Apple wants to improve OLED technology for potential use in future iPhones

Posted:
in Future Apple Hardware edited January 2014
Apple has shown interest in improving the technology behind organic light emitting diodes, or OLED displays, to provide even better battery life for devices like the iPhone and iPad.



Apple's pursuit of better OLED technology was revealed this week in a new patent application discovered by AppleInsider. Entitled "Power Efficient Organic Light Emitting Diode Display," it describes ways in which an OLED screen could offer improved battery life, particularly when displaying the color white.



The filing notes that OLED screens can operate at lower voltages than traditional displays, like the LCD screens currently found on the iPhone and iPad. This is possible because OLED technology is light emissive rather than light transmissive.



But while OLED can offer some advantages over LCD -- including darker blacks, higher contrast ratios, and improved power efficiency -- those perks are diminished when an OLED display is used to generate large amounts of white display area.



In order to display a screen that is largely the color white, an OLED panel has to utilize a range of color channels for every pixel on the display. Doing this can be power intensive and make the device inefficient.



"The relative power inefficiency in display white spaces using an OLED display may be particularly problematic in certain contexts," the filing notes. "For example, certain applications, such as word processing, spreadsheet design and use, database design and use, e-mail, and other business or productivity applications, typically utilize dark or black alphanumeric characters on a white background, such as to simulate writing or printing on a sheet of paper.



"As a result, these applications may cause the display of large expanses of white background with relatively little area devoted to the non-white alphanumeric characters. Such applications, therefore, may make the use of OLED displays unsuitable or undesirably power intensive for battery powered and/or portable electronic devices, such as handheld devices."







Apple's proposed solution to this problem would include a transparent OLED display panel positioned in front of a solid white background layer, like a white transflective sheet. The display would also feature an opacity switchable layer located between the OLED panel and the background layer.



"The switchable layer may be switched, in whole or in part, from an opaque or semi-opaque state to a transparent or semi-transparent state," the application reads. "For example, in one embodiment, the switchable layer may be opaque, e.g. black, in the absence of a current. However, upon application of a current all or part of the switchable layer may be come transparent so that the underlying background layer is visible."



The combination of a solid white background and an opaque layer that could be made transparent would allow a transparent OLED panel to avoid displaying the color white. By instead utilizing the white background, this could produce the color when appropriate, such as when reading black text on a white background, without consuming battery life to turn the individual OLED pixels white.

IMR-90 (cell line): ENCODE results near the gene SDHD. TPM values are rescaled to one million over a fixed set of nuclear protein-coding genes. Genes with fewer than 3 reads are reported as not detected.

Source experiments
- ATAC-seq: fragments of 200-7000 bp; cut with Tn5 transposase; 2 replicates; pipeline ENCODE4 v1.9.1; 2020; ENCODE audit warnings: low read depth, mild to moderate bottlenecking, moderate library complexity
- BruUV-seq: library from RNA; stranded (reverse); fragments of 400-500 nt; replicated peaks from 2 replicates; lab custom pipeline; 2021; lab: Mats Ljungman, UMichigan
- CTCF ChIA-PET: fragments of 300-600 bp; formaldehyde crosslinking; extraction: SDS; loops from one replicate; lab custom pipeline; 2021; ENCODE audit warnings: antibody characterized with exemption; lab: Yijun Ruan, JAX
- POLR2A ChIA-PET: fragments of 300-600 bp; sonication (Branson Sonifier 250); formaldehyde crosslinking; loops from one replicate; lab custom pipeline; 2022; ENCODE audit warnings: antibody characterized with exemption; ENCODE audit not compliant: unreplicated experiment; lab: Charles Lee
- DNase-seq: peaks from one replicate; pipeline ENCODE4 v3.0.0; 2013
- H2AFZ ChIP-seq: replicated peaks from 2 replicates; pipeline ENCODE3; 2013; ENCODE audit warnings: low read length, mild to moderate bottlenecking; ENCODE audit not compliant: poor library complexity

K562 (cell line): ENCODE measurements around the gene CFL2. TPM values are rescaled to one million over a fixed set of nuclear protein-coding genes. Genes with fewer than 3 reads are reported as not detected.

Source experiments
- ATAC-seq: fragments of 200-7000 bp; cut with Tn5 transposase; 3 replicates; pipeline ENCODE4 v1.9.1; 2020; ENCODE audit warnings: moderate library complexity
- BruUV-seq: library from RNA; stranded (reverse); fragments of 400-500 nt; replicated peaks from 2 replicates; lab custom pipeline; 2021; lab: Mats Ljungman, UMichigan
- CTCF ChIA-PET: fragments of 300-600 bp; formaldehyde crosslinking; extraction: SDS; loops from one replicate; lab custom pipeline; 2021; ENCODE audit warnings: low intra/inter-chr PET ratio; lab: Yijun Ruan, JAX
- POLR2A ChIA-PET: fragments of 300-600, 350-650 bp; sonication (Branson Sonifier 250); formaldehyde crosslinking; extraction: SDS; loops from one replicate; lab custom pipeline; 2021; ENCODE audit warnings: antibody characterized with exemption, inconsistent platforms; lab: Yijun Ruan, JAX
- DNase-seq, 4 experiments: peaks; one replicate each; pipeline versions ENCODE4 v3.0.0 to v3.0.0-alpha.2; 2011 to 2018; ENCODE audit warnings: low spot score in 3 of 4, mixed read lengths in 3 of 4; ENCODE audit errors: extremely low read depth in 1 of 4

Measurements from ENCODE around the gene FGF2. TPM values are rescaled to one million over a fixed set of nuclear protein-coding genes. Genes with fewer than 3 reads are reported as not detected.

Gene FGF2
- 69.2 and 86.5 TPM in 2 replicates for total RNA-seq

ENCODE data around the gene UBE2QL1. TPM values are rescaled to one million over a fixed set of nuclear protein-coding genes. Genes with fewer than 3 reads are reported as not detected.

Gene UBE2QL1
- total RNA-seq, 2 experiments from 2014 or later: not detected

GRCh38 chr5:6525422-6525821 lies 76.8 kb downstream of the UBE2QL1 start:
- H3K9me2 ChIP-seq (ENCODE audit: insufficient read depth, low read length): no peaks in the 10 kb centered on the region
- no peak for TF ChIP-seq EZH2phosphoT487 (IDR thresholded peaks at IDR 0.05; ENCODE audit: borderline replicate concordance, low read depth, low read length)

The white background could even be used for smaller elements on a screen, and applied even in situations where the entire background isn't white. In one illustration, Apple shows a list of calendar events on an iPhone, with one tiny element -- the selected "List" view -- displayed against a white background.



Apple's proposed invention, made public this week by the U.S. Patent and Trademark Office, was first filed in April of 2010. It is credited to Daniel William Jarvis, Albert John Golko, and Felix Jose Alvarez Rivera.
«1

Comments

  • Reply 1 of 22
    Sounds like an interesting solution.
  • Reply 2 of 22
    morkymorky Posts: 172member
    I wonder how they can ever ramp up to the yields they need on these things. Hard enough to do with current OLED technology.
  • Reply 3 of 22
    solipsismsolipsism Posts: 25,726member
    Quote:
    Originally Posted by Morky View Post


    I wonder how they can ever ramp up to the yields they need on these things. Hard enough to do with current OLED technology.



    And pricey. I wouldn't think any feasible OLED (not to be confused with the various types of AMOLED) that is costly, power, and yield efficient is a long way off. At least 5 years.



    They would also have to change the UI to include a lot of black to maximize power efficiency.
  • Reply 4 of 22
    Quote:
    Originally Posted by solipsism View Post


    And pricey. I wouldn't think any feasible OLED (not to be confused with the various types of AMOLED) that is costly, power, and yield efficient is a long way off. At least 5 years.



    And yet people believe that an Apple HDTV would be OLED.
  • Reply 5 of 22
    My only concern with this patent is HOW are they going to make such a background. I mean, they can't just stick a sheet of white plastic behind the screen. You have to consider the brightness of the screen for it to work properly. They can't use an LED backlit OLED either or they will simply negate the consumption improvement.



    On a different view though. This could revolutionize the concept of e-ink. This OLED concept could display black and white text while using nearly no power (opaque OLED with white background) while still keeping the "paper" feel of e-ink since no backlit would be used.



    Good move Apple. Killing LCD, E-ink and traditional SuperAMOLED in one shot
  • Reply 6 of 22